And for families?

A family with children and an income below about £32,200 can claim child tax credit. It used to be that the more children you have, the more you are eligible to receive – but George Osborne in his most recent Budget has limited child tax credit to two children.

How much money do you receive?

Again, this depends on your circumstances. The basic payment for a single claimant, or a joint claim by a couple, of working tax credits is £1,940 for the tax year. You can then receive extra, depending on your circumstances. For example, single parents can receive up to an additional £2,010, on top of the basic £1,940 payment; people who work more than 30 hours a week can receive up to an extra £810; and disabled workers up to £2,970. The average award of tax credit is £6,340 per year. Child tax credit claimants get £545 per year as a flat payment, plus £2,780 per child.

How many people claim tax credits?

About 4.5m people – the vast majority of these people (around 4m) have children.

How much does it cost the taxpayer?

The estimation is that they will cost the government £30bn in April 2015/16. That’s around 14 per cent of the £220bn welfare budget, which the Tories have pledged to cut by £12bn.

Who introduced this system?

New Labour. Gordon Brown, when he was Chancellor, developed tax credits in his first term. The system as we know it was established in April 2003.

Why did they do this?

To lift working people out of poverty, and to remove the disincentives to work believed to have been inculcated by welfare. The tax credit system made it more attractive for people depending on benefits to work, and gave those in low-paid jobs a helping hand.

Did it work?

Yes. Tax credits’ biggest achievement was lifting a record number of children out of poverty since the war. The proportion of children living below the poverty line fell from 35 per cent in 1998/9 to 19 per cent in 2012/13.

So what’s the problem?

Well, it’s a bit of a weird system in that it lets companies pay wages that are too low to live on without the state supplementing them. Many also criticise tax credits for allowing the minimum wage – also brought in by New Labour – to stagnate (ie. not keep up with the rate of inflation). David Cameron has called the system of taxing low earners and then handing them some money back via tax credits a “ridiculous merry-go-round”.

Then it’s a good thing to scrap them?

It would be fine if all those low earners and families struggling to get by would be given support in place of tax credits – a living wage, for example.

And that’s why the Tories are introducing a living wage...

That’s what they call it. But it’s not. The Chancellor announced in his most recent Budget a new minimum wage of £7.20 an hour for over-25s, rising to £9 by 2020. He called this the “national living wage” – it’s not, because the current living wage (which is calculated by the Living Wage Foundation, and currently non-compulsory) is already £9.15 in London and £7.85 in the rest of the country.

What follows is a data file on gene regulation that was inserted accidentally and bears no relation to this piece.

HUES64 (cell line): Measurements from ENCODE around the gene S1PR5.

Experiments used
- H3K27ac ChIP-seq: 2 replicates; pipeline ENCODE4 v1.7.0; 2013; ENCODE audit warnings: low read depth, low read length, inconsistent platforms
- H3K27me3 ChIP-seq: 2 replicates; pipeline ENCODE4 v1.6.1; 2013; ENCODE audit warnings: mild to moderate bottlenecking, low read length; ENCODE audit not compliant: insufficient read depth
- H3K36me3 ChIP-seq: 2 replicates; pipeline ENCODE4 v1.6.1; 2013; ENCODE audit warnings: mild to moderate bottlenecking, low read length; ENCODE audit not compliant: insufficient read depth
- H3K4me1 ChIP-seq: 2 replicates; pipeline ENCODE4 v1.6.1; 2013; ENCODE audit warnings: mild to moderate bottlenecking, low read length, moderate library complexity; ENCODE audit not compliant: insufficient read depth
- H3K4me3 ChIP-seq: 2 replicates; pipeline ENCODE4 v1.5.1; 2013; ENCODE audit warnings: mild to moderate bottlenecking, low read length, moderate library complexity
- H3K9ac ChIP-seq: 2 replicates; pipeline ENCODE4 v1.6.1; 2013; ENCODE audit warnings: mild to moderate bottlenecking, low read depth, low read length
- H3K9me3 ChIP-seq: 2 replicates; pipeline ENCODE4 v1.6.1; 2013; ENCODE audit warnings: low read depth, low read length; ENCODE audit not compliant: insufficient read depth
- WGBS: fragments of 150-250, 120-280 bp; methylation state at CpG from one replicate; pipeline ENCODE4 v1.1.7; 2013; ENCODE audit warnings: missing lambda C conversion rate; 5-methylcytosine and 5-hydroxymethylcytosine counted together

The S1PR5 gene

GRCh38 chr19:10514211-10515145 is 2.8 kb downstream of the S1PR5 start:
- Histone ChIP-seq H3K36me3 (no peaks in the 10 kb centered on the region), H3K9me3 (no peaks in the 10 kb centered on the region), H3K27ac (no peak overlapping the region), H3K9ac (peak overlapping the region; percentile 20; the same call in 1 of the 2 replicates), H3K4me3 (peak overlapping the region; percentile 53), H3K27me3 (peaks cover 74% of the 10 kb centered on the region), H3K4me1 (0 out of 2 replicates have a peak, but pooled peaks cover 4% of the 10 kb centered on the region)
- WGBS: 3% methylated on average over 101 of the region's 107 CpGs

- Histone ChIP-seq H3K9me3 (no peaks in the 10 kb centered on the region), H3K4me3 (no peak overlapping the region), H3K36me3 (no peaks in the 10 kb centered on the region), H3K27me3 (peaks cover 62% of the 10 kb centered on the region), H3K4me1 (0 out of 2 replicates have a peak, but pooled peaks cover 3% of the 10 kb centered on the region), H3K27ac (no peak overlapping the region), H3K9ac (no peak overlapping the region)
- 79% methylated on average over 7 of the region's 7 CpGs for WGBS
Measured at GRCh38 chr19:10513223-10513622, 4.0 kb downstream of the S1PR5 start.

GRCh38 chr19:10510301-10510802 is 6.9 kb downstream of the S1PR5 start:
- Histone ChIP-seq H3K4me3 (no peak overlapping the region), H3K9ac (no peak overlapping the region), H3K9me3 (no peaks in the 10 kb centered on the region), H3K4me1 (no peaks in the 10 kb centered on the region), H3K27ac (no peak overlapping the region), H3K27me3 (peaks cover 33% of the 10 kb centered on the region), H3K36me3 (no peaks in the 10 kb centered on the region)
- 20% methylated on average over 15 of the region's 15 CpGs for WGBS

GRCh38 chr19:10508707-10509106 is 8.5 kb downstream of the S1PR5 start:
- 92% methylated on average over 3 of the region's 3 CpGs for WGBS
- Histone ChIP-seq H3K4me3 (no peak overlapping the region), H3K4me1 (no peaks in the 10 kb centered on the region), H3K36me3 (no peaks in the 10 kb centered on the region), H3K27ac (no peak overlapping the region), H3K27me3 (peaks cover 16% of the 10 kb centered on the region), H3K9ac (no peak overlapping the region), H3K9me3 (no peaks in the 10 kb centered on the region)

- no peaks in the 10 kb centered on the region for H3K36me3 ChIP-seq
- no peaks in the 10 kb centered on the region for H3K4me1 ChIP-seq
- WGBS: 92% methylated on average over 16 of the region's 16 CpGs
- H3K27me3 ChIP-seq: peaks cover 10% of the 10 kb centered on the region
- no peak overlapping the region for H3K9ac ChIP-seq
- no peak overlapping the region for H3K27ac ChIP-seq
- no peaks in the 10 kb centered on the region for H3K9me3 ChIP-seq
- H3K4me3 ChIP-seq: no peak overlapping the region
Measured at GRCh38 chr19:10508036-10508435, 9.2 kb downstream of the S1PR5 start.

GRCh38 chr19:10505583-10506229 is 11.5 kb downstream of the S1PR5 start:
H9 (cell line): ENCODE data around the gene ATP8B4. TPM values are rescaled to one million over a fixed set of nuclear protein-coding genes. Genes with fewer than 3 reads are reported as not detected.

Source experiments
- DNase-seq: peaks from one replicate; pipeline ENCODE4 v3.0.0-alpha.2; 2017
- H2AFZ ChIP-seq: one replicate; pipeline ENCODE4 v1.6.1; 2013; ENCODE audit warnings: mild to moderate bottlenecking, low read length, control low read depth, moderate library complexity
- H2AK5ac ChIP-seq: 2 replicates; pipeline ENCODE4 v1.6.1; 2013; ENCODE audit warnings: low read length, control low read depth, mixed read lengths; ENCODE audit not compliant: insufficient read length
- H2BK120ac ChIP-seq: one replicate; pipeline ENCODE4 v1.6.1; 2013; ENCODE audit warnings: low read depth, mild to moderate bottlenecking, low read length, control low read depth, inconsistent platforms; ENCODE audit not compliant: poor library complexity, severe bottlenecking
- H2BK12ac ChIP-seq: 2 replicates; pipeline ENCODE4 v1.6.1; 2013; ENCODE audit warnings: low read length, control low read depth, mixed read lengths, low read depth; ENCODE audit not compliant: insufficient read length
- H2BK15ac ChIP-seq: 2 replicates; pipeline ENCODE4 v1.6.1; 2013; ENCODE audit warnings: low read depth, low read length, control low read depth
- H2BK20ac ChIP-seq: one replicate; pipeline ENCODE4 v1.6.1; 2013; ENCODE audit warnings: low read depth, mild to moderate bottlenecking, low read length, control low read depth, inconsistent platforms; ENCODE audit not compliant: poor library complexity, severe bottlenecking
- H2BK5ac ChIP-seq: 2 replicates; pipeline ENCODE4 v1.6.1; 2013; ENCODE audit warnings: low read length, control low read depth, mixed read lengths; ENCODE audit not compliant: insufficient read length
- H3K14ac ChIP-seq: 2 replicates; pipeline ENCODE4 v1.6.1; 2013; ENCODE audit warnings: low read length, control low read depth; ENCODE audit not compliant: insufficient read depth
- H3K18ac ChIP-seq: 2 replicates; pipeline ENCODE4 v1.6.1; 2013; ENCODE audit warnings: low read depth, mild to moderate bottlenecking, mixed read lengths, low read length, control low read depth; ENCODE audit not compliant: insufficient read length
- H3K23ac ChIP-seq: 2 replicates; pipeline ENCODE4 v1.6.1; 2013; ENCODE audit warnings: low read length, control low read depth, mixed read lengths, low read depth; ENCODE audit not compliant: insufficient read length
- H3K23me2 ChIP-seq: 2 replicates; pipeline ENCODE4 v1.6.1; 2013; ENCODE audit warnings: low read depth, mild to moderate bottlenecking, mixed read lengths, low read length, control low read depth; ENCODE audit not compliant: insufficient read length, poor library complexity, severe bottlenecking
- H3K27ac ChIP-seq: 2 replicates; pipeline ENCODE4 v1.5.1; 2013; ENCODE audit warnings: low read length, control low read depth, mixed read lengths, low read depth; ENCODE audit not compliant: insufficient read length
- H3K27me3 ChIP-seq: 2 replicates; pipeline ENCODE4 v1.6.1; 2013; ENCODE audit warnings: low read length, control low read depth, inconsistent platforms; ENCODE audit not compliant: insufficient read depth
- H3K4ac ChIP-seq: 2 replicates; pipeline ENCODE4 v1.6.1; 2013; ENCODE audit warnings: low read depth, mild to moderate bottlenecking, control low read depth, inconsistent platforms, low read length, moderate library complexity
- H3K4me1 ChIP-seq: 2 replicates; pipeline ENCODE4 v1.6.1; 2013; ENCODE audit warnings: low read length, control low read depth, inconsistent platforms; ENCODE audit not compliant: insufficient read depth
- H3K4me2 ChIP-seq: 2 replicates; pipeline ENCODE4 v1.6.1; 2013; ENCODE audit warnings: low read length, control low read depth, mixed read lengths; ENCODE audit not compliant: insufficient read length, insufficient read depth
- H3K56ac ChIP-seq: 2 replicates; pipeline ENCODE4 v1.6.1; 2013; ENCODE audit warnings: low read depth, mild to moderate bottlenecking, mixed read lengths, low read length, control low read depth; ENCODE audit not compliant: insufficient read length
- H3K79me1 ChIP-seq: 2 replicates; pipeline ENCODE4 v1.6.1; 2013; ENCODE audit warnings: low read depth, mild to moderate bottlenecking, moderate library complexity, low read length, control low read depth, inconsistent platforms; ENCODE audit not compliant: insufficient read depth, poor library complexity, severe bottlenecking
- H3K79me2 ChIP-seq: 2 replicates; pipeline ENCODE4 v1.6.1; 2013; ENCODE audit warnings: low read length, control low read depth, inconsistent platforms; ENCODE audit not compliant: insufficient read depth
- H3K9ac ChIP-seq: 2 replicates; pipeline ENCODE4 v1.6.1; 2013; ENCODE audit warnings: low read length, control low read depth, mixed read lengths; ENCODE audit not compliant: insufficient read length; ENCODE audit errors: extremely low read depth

Will people be better off?

No. Quite the reverse. The IFS has said this slightly higher national minimum wage will not compensate working families who will be subjected to tax credit cuts; it is arithmetically impossible. The IFS director, Paul Johnson, commented: “Unequivocally, tax credit recipients in work will be made worse off by the measures in the Budget on average.” It has been calculated that 3.2m low-paid workers will have their pay packets cut by an average of £1,350 a year.

Could the government change its policy to avoid this?

The Prime Minister and his frontbenchers have been pretty stubborn about pushing on with the plan. In spite of criticism from all angles – the IFS, campaigners, Labour, The Sun – Cameron has ruled out a review of the policy in the Autumn Statement, which is on 25 November. But there is an alternative. The chair of parliament’s Work & Pensions Select Committee and Labour MP Frank Field has proposed what he calls a “cost neutral” tweak to the tax credit cuts.

How would this alternative work?

Currently, if your income is less than £6,420, you will receive the maximum amount of tax credits. That threshold is called the gross income threshold. Field wants to introduce a second gross income threshold of £13,100 (what you earn if you work 35 hours a week on minimum wage). Those earning a salary between those two thresholds would have their tax credits reduced at a slower rate on whatever they earn above £6,420 up to £13,100. The percentage of what you earn above the basic threshold that is deducted from your tax credits is called the taper rate, and it is currently at 41 per cent. In contrast to this plan, the Tories want to halve the income threshold to £3,850 a year and increase the taper rate to 48 per cent once you hit that threshold, which basically means you lose more tax credits, faster, the more you earn.

When will the tax credit cuts come in?

They will be imposed from April next year, barring a u-turn.

Anoosh Chakelian is deputy web editor at the New Statesman.